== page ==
CBX Expert Says Design (and Women) Will Play Bigger Role in Politics

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Design will play an increasingly prominent role in American political life in the years ahead — a trend that stands to give women candidates, in particular, a competitive edge — says Lesley Stordahl, Creative Director at branding agency CBX.  “Designers and design agencies have a lot to contribute to politics and to nonprofit organizations in terms of helping people find their brands and showcase them in ways that make them very appealing,” Stordahl tells Lilly Smith, editor of the AIGA’s Design Observer, in the online article published November 7. “There’s going to be a chapter in design books about this in five, ten years. This is a really interesting time that designers are going to look back on, and it’s exciting to be a part of it.”

In a Q&A with Design Observer Stordahl describes her messaging and branding work with Washington DC-based nonprofit She Should Run. Prior to November 2016, She Should Run helped about 1,800 women annually run for office, Stordahl tells Smith. After Election Day, however, that number jumped to about 15,000. Amid this new reality, the nonpartisan nonprofit tapped CBX for assistance in optimizing its branding and messaging for campaigns such as its “250,000 By 2030” initiative, which aims to get 250,000 women running for elected office by 2030. “They put that goal out there and came to us and said, ‘we’re going to go full on. What do you think?’ ” Stordahl tells Smith in the Q&A. “And we said, ‘Let’s do it. Put the huge number out there. Go for it.’ ”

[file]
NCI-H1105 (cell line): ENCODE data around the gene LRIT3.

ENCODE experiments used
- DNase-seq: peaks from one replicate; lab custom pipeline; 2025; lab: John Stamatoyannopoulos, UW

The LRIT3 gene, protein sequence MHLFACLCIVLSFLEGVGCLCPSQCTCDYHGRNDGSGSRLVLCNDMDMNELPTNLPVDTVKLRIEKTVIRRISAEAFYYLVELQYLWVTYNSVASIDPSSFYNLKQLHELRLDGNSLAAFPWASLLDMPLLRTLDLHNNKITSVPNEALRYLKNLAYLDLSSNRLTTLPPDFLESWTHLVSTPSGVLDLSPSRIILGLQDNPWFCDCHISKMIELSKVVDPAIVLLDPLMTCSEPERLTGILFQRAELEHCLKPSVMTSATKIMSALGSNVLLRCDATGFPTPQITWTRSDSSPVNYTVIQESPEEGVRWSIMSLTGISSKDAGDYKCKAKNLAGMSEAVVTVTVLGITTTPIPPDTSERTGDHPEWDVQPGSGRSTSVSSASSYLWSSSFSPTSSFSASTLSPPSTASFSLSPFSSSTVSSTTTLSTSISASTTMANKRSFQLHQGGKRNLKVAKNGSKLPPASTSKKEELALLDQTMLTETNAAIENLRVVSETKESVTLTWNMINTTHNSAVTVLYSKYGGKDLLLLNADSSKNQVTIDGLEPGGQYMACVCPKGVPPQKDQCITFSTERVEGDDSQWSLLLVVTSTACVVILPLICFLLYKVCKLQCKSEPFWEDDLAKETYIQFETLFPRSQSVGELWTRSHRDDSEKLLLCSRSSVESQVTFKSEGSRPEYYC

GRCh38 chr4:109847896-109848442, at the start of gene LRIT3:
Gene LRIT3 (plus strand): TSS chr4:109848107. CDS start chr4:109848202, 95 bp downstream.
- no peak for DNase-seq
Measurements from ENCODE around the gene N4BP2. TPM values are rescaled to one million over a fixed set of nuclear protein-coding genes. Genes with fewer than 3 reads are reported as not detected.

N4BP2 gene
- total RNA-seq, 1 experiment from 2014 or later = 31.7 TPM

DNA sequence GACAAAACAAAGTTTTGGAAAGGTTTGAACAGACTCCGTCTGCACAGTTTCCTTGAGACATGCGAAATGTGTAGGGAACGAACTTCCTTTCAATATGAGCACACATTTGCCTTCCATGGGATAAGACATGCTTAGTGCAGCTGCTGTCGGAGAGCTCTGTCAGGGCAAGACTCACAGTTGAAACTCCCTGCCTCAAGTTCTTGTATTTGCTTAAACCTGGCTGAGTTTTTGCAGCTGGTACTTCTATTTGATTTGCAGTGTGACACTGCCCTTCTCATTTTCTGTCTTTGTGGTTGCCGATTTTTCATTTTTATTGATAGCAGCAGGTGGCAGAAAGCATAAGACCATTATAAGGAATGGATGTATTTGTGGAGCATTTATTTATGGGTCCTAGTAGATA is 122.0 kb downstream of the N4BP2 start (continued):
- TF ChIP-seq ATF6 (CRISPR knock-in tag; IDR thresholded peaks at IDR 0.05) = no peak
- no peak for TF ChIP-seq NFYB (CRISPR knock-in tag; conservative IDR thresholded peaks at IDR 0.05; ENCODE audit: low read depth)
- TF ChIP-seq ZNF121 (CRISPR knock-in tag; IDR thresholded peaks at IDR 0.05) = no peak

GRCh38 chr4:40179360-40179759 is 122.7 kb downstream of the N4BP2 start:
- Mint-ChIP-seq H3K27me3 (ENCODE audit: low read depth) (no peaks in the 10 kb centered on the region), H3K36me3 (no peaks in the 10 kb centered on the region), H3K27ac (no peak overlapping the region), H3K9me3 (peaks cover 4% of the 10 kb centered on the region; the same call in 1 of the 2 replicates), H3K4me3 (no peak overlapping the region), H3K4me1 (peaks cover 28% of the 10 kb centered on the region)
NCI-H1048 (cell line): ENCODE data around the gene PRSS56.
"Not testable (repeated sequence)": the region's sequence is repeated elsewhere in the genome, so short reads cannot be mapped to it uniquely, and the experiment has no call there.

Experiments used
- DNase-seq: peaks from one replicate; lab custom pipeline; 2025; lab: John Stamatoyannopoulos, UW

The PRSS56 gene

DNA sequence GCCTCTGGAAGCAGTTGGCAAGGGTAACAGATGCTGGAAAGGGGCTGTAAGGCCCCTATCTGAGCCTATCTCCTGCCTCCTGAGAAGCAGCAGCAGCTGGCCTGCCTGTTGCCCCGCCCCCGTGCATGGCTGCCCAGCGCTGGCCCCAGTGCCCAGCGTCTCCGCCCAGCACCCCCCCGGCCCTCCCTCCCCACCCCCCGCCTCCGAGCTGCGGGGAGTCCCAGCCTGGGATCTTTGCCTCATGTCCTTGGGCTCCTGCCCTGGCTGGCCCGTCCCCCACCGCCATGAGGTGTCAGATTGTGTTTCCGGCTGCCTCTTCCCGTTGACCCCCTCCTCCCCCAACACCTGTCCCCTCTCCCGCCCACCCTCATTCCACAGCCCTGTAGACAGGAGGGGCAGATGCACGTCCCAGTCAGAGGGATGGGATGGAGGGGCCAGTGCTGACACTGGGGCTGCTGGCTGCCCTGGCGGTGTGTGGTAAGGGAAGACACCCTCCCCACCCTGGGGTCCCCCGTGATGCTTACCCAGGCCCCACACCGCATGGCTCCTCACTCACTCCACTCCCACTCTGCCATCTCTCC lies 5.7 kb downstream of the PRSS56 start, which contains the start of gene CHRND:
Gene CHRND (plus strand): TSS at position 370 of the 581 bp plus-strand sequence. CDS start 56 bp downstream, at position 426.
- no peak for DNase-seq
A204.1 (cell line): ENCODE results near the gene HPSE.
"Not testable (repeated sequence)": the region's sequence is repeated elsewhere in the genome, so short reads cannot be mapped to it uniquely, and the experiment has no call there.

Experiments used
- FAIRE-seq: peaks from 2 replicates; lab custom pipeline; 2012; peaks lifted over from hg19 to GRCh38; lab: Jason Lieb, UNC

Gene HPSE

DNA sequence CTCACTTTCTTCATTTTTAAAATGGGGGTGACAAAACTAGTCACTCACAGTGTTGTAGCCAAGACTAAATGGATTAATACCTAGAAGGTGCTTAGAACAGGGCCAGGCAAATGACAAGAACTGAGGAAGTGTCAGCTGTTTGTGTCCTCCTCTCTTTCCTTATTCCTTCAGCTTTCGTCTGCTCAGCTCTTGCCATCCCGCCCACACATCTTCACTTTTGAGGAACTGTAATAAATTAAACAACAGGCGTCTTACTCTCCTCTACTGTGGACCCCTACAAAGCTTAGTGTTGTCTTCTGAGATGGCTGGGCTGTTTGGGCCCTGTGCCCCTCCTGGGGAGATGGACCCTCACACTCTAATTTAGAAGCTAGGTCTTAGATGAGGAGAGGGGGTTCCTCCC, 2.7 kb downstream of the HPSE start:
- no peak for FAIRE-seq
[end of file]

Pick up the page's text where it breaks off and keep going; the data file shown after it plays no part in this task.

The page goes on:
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A sharper focus on professional design and messaging can help encourage more women to get involved in politics and can also combat the apathy that has left so many people disengaged from both politics and community life, Stordahl asserts. The key is to take a conscious, savvy and strategic approach that connects with people, she says. “The more that politics understands how design has evolved in popular culture, and the more that design reflects what popular culture looks like, and the more we put design in places that surprise people — the better off we’ll be,” Stordahl tells Smith.

“Modern and inclusive design and messaging has the power to surprise women and spur them to engage with the system,” Stordahl says. “For women, we need to continually design knowing that a woman needs to see herself reflected there — see that it’s not just a man’s game. And so that’s my personal passion toward this: moving away from the red trucker hat and moving toward things that [make] my daughter feel like ‘I can be a part of this game just as much as anybody else.’ ”

Simplicity in political and activist design can help make engagement feel attainable, Stordahl tells Smith. Even relatively subtle shifts can create openings: Rather than relying on the typically stark reds and blues associated with traditional right-wing or left-wing politics, for example, She Should Run worked with CBX to employ softer, more inviting hues for its campaigns, suggesting greater openness and flexibility.

“We’ve moved beyond the paper sign in the front lawn with the full name and ‘Republican’ underneath it,” Stordahl says. “Those things are still there, but a lot of what She Should Run is doing right now with its online incubator is asking women to think about themselves as a brand. What is it that you stand for? I think that’s an interesting mesh of worlds right now.”

In the commercial world, companies have long been focused on inspiring their customers, Stordahl notes. Moving forward, design firms can help candidates connect with voters in precisely the same way. “Yes, the cause is part of it, but so is the message and how it comes to [your audience] so it feels like a brand,” she tells Smith. “We’re trying to inspire people and create designs that move them.”

The Q&A is part of a series published in coordination with AIGA’s Design for Democracy: Building Community Power.

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